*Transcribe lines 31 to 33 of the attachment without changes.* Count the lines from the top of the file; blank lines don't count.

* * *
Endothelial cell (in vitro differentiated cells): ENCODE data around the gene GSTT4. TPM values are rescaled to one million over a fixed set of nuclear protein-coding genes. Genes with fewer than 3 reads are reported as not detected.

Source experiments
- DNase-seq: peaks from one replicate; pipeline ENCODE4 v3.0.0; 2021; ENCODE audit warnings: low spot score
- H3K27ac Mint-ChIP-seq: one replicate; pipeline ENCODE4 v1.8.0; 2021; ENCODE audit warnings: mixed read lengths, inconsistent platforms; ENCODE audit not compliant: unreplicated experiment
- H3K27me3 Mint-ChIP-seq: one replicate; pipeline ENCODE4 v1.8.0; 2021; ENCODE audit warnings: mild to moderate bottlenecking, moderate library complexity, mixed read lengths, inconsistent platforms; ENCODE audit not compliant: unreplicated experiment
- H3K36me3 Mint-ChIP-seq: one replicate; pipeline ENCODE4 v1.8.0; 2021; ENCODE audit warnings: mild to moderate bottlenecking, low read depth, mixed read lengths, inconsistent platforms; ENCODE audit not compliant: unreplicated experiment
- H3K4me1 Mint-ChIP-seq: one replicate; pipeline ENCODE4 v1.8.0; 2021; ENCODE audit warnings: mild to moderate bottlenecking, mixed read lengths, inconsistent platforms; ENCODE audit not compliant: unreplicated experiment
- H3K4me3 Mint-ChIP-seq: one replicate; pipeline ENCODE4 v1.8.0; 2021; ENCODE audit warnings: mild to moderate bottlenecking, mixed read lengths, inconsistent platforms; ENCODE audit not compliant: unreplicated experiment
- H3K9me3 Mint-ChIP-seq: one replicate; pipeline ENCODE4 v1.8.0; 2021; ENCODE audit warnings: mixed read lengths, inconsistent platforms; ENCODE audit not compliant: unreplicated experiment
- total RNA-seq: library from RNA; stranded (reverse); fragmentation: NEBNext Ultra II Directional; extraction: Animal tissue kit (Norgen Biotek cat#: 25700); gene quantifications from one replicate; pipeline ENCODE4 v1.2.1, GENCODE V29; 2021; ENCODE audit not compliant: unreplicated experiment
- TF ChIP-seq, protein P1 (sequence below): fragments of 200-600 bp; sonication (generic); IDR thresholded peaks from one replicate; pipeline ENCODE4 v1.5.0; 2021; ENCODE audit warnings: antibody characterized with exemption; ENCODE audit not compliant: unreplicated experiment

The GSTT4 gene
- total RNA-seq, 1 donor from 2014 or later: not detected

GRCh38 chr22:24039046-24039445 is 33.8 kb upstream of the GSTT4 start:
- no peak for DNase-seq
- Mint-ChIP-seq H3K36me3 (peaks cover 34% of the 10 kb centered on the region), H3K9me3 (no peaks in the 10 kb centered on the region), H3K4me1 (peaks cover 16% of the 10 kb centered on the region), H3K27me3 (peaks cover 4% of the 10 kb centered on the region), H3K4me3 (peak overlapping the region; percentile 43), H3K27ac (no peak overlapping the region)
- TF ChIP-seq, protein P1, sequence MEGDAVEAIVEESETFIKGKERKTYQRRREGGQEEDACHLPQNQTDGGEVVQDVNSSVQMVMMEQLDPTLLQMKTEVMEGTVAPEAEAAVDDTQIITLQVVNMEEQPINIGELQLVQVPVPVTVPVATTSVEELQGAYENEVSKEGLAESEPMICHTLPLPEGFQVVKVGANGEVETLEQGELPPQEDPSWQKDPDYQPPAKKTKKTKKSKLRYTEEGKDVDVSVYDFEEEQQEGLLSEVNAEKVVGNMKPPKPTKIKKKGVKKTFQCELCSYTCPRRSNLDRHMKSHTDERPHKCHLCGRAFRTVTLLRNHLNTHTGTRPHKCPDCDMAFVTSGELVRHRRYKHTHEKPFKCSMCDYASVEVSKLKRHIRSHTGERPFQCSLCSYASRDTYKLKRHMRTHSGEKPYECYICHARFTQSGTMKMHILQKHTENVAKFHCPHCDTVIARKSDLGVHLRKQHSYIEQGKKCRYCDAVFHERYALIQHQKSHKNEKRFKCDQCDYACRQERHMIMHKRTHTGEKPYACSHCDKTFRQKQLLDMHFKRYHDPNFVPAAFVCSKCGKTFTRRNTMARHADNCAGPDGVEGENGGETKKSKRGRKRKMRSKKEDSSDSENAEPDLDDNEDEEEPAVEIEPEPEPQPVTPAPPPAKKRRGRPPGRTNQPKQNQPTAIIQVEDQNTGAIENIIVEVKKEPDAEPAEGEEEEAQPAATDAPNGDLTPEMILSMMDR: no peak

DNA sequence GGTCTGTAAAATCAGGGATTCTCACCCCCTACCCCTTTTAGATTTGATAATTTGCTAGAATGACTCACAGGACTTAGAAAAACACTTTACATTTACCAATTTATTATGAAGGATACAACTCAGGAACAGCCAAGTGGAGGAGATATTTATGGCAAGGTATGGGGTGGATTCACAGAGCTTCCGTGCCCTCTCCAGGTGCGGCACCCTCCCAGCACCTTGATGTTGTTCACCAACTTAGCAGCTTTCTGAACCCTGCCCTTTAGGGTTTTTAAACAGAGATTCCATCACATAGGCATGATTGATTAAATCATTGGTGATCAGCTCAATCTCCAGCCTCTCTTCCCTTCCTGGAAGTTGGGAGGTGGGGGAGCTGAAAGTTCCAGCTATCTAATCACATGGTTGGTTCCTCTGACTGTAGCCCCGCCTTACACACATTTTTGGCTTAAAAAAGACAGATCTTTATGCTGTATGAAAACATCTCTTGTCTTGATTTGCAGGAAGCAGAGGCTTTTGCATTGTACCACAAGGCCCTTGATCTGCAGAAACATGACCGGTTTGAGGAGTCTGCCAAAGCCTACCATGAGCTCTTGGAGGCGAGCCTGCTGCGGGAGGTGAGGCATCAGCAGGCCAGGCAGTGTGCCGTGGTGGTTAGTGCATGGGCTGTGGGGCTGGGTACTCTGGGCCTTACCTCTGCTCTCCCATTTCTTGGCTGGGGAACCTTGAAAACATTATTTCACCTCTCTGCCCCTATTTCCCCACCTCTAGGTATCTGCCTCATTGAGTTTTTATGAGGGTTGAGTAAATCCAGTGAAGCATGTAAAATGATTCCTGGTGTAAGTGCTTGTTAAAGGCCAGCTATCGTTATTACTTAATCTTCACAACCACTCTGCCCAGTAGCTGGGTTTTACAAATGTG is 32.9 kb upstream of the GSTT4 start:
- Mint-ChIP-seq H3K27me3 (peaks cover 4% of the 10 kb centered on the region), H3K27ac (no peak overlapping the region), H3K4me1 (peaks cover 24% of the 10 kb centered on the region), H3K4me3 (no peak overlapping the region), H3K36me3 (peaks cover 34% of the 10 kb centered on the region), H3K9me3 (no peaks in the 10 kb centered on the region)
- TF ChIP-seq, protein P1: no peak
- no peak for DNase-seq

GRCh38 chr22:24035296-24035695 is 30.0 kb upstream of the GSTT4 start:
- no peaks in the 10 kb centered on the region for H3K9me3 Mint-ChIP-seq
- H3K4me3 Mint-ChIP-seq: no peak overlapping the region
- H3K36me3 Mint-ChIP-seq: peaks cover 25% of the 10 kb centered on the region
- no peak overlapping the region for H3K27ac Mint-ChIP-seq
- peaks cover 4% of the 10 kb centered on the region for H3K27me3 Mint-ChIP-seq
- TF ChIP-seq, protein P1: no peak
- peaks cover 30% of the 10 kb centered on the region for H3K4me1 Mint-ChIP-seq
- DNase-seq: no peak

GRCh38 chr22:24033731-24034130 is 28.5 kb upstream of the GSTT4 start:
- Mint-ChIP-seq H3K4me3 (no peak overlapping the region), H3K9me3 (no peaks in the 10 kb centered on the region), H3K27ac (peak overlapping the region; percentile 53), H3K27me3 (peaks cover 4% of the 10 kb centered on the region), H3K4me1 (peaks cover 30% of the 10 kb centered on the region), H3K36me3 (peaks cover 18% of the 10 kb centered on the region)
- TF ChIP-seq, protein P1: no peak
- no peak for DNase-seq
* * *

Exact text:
GRCh38 chr22:24033731-24034130 is 28.5 kb upstream of the GSTT4 start:
- Mint-ChIP-seq H3K4me3 (no peak overlapping the region), H3K9me3 (no peaks in the 10 kb centered on the region), H3K27ac (peak overlapping the region; percentile 53), H3K27me3 (peaks cover 4% of the 10 kb centered on the region), H3K4me1 (peaks cover 30% of the 10 kb centered on the region), H3K36me3 (peaks cover 18% of the 10 kb centered on the region)
- TF ChIP-seq, protein P1: no peak